Lucy Powell – 2016 Speech on Academies

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Below is the text of the speech made in the House of Commons by Lucy Powell, the Shadow Secretary of State for Education, on 9 May 2016.

I thank the Secretary of State for advance notice of her statement. It is good to see that, despite her best efforts, this U-turn is getting the airing it deserves today. What she announced on Friday was a significant and welcome climbdown. However she wants to dress it up, dropping her desire to force all schools to become academies by her arbitrary deadline of 2022 is a key concession. School leaders should take it as a clear signal that the foot is off their throat and that they should not feel they need to jump before being pushed. In achieving this welcome move, I thank the broad alliance who joined us in making the arguments: the head teachers, who made their collective voice clear last weekend, parents, governors, teachers, local government leaders, and hon. Members from across the House, who made thoughtful and important interventions over recent weeks. Given the scale and breadth of the opposition to her plans and the huge sense of panic and upheaval that they caused school leaders, the Secretary of State might have shown a little more humility in her statement today. If I were her, I would at least apologise.

After the Secretary of State’s statement today, we are all left even more confused about what her policy actually is. She says that her aim remains the same, but without the means. Although she has conceded on the politically daft idea of forcing good and outstanding schools to become academies against their wishes, she still holds the ambition that all schools will become academies, but she failed to make a single decent argument as to why that ambition is desirable in the first place. Perhaps this is because, despite her claiming to be in listening mode, the Secretary of State has her fingers in her ears and is out of touch with heads, parents and teachers.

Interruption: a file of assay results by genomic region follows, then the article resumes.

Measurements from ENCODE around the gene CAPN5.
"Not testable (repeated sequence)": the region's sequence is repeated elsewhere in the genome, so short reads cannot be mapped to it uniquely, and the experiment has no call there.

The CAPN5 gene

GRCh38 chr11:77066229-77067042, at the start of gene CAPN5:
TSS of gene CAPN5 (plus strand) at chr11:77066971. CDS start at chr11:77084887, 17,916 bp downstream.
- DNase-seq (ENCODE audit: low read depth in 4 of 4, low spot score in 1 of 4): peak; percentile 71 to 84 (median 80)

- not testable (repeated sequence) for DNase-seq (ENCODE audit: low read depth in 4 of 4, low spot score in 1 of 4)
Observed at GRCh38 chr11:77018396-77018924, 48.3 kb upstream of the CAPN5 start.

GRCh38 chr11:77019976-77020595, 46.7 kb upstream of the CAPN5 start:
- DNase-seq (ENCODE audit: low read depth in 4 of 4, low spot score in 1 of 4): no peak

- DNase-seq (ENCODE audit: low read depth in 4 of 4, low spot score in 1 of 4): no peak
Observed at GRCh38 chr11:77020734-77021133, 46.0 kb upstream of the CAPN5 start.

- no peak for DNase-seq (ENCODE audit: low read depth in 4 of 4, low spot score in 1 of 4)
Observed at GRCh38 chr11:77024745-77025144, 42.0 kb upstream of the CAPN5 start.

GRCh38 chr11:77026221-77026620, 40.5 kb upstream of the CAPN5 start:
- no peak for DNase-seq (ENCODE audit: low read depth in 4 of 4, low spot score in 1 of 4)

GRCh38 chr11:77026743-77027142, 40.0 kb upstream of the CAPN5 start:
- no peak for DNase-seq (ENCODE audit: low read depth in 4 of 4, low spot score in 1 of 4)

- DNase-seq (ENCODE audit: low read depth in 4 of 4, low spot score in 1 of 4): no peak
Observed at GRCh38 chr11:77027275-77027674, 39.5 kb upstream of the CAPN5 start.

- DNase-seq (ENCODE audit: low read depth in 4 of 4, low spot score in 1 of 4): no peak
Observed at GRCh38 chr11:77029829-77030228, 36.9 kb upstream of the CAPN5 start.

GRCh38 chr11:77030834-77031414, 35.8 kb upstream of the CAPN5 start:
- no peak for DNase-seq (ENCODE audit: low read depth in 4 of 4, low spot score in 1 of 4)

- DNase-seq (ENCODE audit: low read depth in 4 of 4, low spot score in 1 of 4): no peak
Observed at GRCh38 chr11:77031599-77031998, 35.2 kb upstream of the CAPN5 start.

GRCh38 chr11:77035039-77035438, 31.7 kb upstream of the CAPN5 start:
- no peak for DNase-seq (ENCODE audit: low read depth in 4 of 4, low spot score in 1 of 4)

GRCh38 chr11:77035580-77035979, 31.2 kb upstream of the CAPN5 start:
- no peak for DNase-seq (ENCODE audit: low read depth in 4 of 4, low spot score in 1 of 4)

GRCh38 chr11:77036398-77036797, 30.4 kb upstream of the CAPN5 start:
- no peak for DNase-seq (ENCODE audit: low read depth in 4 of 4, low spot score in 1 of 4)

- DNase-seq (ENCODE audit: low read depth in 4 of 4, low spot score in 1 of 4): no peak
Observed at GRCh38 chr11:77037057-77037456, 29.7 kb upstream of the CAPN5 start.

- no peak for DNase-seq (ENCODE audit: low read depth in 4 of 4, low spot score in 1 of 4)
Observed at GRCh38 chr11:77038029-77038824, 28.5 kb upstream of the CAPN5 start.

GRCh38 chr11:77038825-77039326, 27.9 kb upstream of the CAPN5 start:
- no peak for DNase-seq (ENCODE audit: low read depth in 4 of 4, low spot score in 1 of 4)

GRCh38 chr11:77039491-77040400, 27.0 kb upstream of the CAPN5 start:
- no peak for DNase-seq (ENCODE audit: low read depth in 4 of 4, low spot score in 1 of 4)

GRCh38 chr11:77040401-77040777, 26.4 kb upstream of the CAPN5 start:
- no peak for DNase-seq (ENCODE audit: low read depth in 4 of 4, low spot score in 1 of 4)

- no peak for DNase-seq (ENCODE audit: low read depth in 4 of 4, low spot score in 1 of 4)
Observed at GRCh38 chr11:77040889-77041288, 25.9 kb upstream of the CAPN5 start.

The Secretary of State has failed to address the serious concerns that have been raised. Where is her evidence that academisation is the panacea for school improvement? Where is the choice, autonomy or innovation in a one-size-fits-all approach? Is there sufficient capacity and accountability in the academies system to ensure that best practice, not poor practice, is being spread? Those questions remain as she seeks further powers to speed up the pace of academisation.

On school improvement, the Secretary of State must now take stock of the evidence. The Education Committee recommended that she do just that. Sir Michael Wilshaw found serious concerns in many chains. Research by the Sutton Trust found a mixed picture of performance in academy chains. There is no evidence at all that academisation in and of itself leads to school improvement. Indeed, analysis published today by PwC shows that—[Interruption.] Government Members might want to listen to this. The analysis shows that only three of the biggest academy chains got a positive value-added rating and—this is quite startling—just one of the 26 biggest primary sponsors achieved results above the national average. While there is much excellence, the Secretary of State must not continue making dubious arguments about cause and effect without the evidence.

The concerns about a “one-size-fits-all” policy, as expressed by Councillor Paul Carter, chair of the County Councils Network, still apply, as do those about “distant, unaccountable bureaucracies” expressed by the hon. Member for Altrincham and Sale West (Mr Brady). As Lord Kenneth Baker said, there are real issues on the capacity within multi-academy trusts to take on a new wave of academies. Today, the Secretary of State also failed to answer the key question of parents and their right to remain on governing bodies of academies.|

Perhaps the biggest concern we all have is about the Secretary of State’s direction and her fixation with structures not standards. While chaos reigns all around her, and while heads are dealing with what they describe as “very challenging times”, she wants to put all the energies of her Department into more structural change, for which there is little evidence, insufficient capacity and inadequate accountability. Would she not be better advised sorting out the utter chaos besetting primary assessment and standard assessments tests, ensuring the massively behind-schedule new GCSEs are delivered well and on time, dealing with the chronic teacher shortages she has caused or getting a proper strategy for local place planning? Alternatively, instead of simply doing the Chancellor’s bidding, perhaps she could fight for some school budgets, which are facing real-terms cuts for the first time in 20 years. We all want to see educational excellence everywhere, but the Secretary of State is presiding over a chaotic mess, dragging schools backwards, and her ambitions for further structural change are at best a distraction—at worst they will damage standards.